MONTPELIER — The state Emergency Board approved an upgrade in the state’s revenue forecast for fiscal 2021, as the state’s economists said the massive injection of federal spending during the COVID-19 pandemic had resulted in healthier than expected revenues through the first six months of the fiscal year.
The board unanimously approved revenue projections of $2.44 billion for fiscal 2021, $2.57 billion for fiscal 2022 and $2.62 billion in fiscal 2023.
The projection is based on what economist Tom Kavet called “a steady progression of above target performance on a number of key and very large tax sources,” as well as the change in administrations in Washington likely to result in additional coronavirus relief dollars.
As the Emergency Board learned in an update from the Legislative Joint Fiscal Office, the unexpected surge in revenue already has a significant upside. The projected 9 percent increase in education property taxes has been scaled back to 2.8 percent, JFO Associate Fiscal Officer Catherine Benham said, as the $58 million Education Fund deficit is now projected as an $18.6 million surplus.
The FY 21 projection of $2.44 billion is nearly a full recovery from the $2.47 billion predicted for revenues a year ago — before the pandemic forced businesses to close and led to thousands of furloughs and layoffs. In August, the Emergency Board downgraded the revenue forecast to $2.19 billion, a reduction of 11.2 percent.
“What we’re seeing is the impact of a phenomenal amount of federal deficit spending to offset the pandemic,” Kavet said, “levels of spending that have never in the history of this nation been put into effect.”
“Just to put this in a frame of reference, the state received in 2020 about 20 percent of its entire gross domestic product in federal stimulus payments. That’s just a staggering impact,” Kavet added.
Those dollars have multiplied through the state’s economy in different ways, coming back to the treasury as sales tax revenue — much of it online — and property transfer taxes from the sales of homes. Transfer taxes in 17 Vermont towns, including Dover, Wilmington, Winhall, Stratton, Manchester and Dorset, account for 50 percent of transfer tax revenue growth in calendar 2020.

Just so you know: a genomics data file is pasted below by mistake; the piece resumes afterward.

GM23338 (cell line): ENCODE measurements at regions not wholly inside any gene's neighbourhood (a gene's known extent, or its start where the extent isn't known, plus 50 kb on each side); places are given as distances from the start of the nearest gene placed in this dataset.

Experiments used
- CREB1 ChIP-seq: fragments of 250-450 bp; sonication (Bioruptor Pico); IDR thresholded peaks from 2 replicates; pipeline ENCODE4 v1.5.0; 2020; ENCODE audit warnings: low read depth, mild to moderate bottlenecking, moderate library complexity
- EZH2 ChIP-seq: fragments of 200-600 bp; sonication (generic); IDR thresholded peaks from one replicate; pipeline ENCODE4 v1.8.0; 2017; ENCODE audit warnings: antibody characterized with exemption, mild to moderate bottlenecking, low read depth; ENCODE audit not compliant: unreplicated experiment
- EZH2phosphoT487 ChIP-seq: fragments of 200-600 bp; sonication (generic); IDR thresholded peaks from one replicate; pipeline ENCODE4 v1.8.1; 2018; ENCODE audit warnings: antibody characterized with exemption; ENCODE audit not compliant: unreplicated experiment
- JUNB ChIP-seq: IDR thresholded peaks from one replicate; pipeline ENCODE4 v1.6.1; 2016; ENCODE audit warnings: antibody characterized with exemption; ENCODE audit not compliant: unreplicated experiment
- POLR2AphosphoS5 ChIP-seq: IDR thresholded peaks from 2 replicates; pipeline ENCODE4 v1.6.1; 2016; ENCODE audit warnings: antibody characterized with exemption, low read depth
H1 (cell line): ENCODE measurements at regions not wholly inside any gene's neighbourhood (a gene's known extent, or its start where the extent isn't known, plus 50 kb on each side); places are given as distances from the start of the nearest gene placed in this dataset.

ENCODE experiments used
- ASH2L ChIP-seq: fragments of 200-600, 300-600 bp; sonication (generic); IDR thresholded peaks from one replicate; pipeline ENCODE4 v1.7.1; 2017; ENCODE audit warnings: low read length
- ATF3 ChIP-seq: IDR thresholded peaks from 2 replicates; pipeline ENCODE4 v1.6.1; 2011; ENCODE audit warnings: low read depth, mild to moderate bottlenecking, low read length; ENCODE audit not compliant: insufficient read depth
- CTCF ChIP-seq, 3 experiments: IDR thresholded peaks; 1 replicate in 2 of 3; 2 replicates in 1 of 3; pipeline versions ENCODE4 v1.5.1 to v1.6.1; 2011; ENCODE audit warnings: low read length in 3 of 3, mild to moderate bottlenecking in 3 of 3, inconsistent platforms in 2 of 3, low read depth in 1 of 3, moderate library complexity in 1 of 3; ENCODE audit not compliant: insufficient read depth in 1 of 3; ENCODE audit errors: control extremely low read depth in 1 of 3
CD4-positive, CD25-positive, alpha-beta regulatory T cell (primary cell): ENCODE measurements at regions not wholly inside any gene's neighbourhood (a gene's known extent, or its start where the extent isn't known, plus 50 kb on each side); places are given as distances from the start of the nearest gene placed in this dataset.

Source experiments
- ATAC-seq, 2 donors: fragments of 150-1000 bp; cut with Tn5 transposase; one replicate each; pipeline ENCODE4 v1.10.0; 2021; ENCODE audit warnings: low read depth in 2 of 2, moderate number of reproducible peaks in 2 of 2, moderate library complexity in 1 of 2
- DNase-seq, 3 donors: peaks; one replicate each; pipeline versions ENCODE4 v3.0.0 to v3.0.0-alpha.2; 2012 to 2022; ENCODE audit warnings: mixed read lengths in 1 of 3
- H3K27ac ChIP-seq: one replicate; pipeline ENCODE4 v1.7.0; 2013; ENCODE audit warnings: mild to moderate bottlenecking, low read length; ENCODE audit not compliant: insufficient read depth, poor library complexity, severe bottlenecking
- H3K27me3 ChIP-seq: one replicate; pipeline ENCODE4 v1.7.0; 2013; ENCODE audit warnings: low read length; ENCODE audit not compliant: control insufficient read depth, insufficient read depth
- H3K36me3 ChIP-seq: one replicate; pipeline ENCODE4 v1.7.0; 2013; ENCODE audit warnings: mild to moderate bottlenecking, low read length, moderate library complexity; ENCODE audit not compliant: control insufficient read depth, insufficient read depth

But Kavet and fellow economist Jeffrey Carr, in a presentation to the board, warned that challenges remain. The recovery, and the distribution of federal funds through the Paycheck Protection Program and the CARES Act, has created winners and losers, as some businesses have been able to adapt while others, such as hospitality and tourism, are more at the mercy of the pandemic.
“When [federal assistance] runs out, we may have a bit of a down stroke in fiscal 2023 in part because that’s the point in time economy will have to start fending for itself again,” Cook said. He also said inflation may become a reality in fiscal 2023-25.
Unemployment also remains a concern. While the state has regained about 42,000 of the 68,000 jobs it lost at the height of the pandemic, it’s still down about 25,800 jobs, Cook said.
“We still have 19,500 fewer Vermonters employed. Under ordinary circumstances I’d be in here talking about a five-alarm fire in the Vermont economy,” Cook said.
When they revised projections in August, Kavet and Carr said, they were working with a lot of bad news and not a lot of hard data.
“We could see declines in job losses, and we knew federal money was coming, but a lot of it hadn’t landed yet,” Kavet said.